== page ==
December 1- December 3
December is the one month that makes itself known. All other seasons and months creep into each other, seemingly like the last week before it and then you’ll start seeing flowers bloom early, leaves turning brown and falling one leaf at a time, and maybe the temperature drops or rises a few degrees beneath fog that never goes away. December is an entity on its own, the diva that makes her hurrah and appearance at the 11th hour of the year. I read on Facebook from a pretty-font picture shared that “December you’re last, so be the best” or something to that sentiment. And doesn’t that ring true, and pretty literally, as bells high and low around this town and the world ring with merry and cheer and to signal that Christmas and Hannukah and the lights of the city and coming home for the Holidays amidst the dark days and cold is here. You just know.
Every year I know when it’s December, you just see it. And I saw it for the first time in the way it should matter, frankly. My neighborhood, the very streets within proximity to the very air I breathe in the mornings and before I go to bed at night. The neighborhood you live within is how you make your bones in this city, the place that gets you up in the morning and motivates you to taste everything San Francisco throws at you. The steep hills lined in paint-chipping Victorians leading from Van Ness and through Japantown up to Fillmore Street. I live here, and it’s only right that I feel the most alive when walking around these streets whose unique stories I help create and feel obligated to tell. It’s a good thing San Francisco is a tiny space of 7×7; it’s big enough where I easily neglect to hang around my own neighborhood in search of other exciting ventures beyond its borders like the Mission or Hayes Valley. But tonight, here I remain, and here I see the month makeover the neighborhood at the arrival of the diva I proclaimed December.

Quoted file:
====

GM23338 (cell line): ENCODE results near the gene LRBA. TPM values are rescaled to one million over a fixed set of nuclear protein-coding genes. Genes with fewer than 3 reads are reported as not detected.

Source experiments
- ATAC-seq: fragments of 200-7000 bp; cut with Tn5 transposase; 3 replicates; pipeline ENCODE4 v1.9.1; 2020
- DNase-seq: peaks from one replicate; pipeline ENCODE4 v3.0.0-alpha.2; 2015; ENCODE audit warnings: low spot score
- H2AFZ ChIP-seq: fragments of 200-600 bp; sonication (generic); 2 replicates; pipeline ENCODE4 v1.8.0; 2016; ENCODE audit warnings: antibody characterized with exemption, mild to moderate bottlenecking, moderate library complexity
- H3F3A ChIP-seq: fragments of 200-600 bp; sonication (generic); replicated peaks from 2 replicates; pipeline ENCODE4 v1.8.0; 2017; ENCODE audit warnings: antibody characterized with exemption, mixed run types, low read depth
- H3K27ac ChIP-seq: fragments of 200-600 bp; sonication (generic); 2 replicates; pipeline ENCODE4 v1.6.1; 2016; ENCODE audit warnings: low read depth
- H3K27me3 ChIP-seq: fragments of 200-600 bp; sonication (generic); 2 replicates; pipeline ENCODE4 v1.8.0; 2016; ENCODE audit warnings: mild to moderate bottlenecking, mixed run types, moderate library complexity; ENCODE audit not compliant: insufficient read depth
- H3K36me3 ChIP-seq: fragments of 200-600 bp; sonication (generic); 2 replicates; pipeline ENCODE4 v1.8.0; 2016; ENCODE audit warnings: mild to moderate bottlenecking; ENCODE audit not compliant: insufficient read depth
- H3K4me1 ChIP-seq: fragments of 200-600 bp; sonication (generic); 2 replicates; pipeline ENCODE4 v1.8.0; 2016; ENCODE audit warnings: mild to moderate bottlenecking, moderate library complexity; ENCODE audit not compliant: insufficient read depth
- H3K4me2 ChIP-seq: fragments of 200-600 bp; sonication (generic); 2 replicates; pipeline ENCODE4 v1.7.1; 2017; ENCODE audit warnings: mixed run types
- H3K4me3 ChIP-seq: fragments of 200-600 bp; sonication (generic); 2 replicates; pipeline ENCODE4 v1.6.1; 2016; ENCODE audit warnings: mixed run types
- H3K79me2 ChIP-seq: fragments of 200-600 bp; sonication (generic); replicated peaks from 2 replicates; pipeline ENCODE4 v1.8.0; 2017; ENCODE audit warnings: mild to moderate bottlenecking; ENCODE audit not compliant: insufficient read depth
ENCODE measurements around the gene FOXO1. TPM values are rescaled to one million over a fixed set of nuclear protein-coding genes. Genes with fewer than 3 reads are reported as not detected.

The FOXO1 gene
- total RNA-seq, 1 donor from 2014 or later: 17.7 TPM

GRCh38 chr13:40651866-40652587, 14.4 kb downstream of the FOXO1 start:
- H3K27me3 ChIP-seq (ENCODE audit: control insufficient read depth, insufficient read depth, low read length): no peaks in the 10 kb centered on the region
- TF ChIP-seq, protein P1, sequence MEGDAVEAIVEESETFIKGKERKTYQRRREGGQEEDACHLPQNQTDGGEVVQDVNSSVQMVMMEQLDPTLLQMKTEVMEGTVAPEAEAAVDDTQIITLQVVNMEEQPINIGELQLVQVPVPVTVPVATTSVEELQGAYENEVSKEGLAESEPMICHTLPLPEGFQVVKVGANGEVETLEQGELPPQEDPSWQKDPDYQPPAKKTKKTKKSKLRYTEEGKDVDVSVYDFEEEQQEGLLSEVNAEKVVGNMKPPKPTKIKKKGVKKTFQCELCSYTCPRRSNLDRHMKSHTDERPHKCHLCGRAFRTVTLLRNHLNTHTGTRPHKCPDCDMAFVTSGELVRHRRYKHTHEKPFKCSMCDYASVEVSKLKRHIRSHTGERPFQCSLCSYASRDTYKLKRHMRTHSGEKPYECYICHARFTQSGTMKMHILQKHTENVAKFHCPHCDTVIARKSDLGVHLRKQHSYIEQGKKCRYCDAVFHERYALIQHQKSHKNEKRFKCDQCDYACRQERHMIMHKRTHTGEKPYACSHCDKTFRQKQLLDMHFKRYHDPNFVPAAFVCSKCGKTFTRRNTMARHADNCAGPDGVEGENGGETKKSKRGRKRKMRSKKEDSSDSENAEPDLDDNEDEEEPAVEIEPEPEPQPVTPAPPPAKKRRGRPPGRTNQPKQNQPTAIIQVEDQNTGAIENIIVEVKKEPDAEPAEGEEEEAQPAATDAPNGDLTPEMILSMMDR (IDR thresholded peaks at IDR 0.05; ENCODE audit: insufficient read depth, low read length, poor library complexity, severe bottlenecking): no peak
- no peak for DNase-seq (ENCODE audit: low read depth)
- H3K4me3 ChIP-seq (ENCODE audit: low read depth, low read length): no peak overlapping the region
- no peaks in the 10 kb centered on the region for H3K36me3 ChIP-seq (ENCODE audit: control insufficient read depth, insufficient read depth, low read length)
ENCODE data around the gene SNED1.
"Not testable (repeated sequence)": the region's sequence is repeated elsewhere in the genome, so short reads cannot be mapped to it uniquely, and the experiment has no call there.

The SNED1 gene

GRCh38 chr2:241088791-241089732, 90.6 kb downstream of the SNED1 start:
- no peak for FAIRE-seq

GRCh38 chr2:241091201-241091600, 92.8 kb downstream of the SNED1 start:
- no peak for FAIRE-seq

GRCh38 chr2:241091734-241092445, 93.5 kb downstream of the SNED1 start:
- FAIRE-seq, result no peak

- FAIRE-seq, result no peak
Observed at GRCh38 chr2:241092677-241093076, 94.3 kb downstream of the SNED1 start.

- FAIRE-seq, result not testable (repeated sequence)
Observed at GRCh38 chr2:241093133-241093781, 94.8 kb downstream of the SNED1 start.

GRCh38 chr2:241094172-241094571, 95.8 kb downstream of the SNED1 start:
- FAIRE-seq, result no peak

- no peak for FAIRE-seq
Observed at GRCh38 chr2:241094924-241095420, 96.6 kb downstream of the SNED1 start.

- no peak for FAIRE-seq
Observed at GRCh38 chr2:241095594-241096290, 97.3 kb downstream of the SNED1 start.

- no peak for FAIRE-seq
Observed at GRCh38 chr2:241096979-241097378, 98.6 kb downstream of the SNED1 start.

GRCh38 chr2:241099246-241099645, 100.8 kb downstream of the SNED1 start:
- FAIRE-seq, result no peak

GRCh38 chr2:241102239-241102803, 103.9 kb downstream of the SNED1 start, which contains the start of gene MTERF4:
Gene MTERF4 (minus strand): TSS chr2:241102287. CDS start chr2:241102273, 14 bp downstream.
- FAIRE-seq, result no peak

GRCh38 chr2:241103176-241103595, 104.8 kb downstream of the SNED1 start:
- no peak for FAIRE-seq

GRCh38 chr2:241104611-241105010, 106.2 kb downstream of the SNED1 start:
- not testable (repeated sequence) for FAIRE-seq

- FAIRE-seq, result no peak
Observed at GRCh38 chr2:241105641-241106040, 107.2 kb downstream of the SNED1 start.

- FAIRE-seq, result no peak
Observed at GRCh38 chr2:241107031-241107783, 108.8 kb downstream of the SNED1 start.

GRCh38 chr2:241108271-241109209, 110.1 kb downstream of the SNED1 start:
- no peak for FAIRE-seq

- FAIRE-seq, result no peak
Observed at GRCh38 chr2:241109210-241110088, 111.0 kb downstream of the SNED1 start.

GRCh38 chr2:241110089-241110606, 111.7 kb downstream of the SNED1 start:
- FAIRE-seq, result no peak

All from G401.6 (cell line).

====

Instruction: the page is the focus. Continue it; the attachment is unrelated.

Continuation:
Fillmore Street is the hub of Jazz on the West Coast, or it was where it fermented into the phenomenon that brought life and bohemia and inclusion beyond the Mississippi. In one of these shacks Allen Ginsburg first exposed the words of his infamous Howl to the literary likes of Beatniks before they knew what the hell they were (and reveled in the namelessness), and it wasn’t called the Harlem of the West without the endless nightclubs lining the street that I now call home, and jazzed up in a different way from that of the 40’s. The music being sung tonight is a typical hum of classics being crooed from beyond the doors of the storefronts lit up in warm white, a glow familiarly cast throughout the year, but spectacular when heightened by the strung lights between the bushy trees that pave the sidewalks. Saturdays the rivaling cafes Peet’s and Starbucks cater to the crowds out and shopping and wandering up and down in and out of these stores, but as we pass Starbucks we see in its quiet facade it is not the victor of this evening. The cup of hot peppermint cocoa cupped in my hands is bubbling and perfect and from Peet’s anyhow, with its pristine corner spot and spacious seating that always spares a few open chairs no matter the crowd size. Too bad theirs doesn’t smother my cocoa in whipped cream on top.